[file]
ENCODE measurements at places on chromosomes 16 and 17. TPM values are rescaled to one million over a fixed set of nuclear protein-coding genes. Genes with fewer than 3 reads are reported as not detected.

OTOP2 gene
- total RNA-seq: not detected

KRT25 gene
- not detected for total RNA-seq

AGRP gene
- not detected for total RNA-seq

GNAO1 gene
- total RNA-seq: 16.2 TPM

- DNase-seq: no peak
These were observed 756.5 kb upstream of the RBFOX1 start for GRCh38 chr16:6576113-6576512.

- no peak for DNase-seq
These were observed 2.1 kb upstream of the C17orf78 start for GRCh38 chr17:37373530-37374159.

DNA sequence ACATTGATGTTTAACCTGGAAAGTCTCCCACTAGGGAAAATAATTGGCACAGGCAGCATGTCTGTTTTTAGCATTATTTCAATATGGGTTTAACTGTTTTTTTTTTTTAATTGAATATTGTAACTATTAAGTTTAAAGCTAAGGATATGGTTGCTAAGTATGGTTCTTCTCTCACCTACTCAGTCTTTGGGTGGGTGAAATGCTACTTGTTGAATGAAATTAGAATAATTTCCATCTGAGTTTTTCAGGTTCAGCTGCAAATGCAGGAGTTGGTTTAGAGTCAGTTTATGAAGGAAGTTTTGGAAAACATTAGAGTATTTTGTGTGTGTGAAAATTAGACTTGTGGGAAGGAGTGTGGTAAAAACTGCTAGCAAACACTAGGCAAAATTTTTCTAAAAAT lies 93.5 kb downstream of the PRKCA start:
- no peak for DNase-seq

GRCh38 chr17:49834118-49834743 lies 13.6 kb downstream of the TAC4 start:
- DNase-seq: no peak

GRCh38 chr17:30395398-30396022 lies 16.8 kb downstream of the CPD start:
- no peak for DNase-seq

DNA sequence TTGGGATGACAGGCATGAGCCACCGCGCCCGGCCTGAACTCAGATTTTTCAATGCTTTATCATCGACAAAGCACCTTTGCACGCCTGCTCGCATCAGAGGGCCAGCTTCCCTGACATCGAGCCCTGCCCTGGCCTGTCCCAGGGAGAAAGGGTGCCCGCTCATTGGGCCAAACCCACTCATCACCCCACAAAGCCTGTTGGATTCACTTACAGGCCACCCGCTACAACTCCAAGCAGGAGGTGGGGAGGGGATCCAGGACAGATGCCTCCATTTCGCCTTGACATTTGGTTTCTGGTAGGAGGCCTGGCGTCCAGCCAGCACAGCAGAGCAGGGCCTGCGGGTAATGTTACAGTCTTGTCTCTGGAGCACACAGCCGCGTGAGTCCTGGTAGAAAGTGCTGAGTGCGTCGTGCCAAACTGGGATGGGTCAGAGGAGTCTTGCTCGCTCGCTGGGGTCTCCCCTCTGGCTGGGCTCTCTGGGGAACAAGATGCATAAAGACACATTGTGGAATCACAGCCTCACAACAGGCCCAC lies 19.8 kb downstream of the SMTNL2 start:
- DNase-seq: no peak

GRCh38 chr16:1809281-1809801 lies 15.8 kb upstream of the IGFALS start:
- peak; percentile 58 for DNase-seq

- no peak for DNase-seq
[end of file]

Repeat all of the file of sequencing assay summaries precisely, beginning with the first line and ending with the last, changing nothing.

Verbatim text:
ENCODE measurements at places on chromosomes 16 and 17. TPM values are rescaled to one million over a fixed set of nuclear protein-coding genes. Genes with fewer than 3 reads are reported as not detected.

OTOP2 gene
- total RNA-seq: not detected

KRT25 gene
- not detected for total RNA-seq

AGRP gene
- not detected for total RNA-seq

GNAO1 gene
- total RNA-seq: 16.2 TPM

- DNase-seq: no peak
These were observed 756.5 kb upstream of the RBFOX1 start for GRCh38 chr16:6576113-6576512.

- no peak for DNase-seq
These were observed 2.1 kb upstream of the C17orf78 start for GRCh38 chr17:37373530-37374159.

DNA sequence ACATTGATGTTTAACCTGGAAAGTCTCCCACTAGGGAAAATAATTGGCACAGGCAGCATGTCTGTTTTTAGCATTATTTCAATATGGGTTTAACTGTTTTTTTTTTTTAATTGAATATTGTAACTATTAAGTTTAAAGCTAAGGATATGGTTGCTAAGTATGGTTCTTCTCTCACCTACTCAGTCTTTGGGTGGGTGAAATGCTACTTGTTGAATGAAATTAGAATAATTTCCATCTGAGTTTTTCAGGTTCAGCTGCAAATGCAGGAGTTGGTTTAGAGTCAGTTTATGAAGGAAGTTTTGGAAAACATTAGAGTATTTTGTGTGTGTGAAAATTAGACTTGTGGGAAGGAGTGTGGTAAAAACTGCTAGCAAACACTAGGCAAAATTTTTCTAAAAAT lies 93.5 kb downstream of the PRKCA start:
- no peak for DNase-seq

GRCh38 chr17:49834118-49834743 lies 13.6 kb downstream of the TAC4 start:
- DNase-seq: no peak

GRCh38 chr17:30395398-30396022 lies 16.8 kb downstream of the CPD start:
- no peak for DNase-seq

DNA sequence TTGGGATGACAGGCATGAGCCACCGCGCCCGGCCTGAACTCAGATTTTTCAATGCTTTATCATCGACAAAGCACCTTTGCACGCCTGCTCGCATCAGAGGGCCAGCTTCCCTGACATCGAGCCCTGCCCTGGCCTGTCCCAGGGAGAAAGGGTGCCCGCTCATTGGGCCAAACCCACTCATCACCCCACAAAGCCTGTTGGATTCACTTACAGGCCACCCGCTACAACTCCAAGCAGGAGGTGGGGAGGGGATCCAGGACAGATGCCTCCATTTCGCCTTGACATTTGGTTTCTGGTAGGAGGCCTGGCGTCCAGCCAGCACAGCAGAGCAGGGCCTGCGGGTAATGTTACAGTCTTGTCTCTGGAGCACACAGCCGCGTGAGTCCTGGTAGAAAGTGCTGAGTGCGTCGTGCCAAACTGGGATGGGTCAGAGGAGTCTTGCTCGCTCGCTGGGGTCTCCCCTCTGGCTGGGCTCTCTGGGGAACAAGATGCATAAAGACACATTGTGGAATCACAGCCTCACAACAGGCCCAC lies 19.8 kb downstream of the SMTNL2 start:
- DNase-seq: no peak

GRCh38 chr16:1809281-1809801 lies 15.8 kb upstream of the IGFALS start:
- peak; percentile 58 for DNase-seq

- no peak for DNase-seq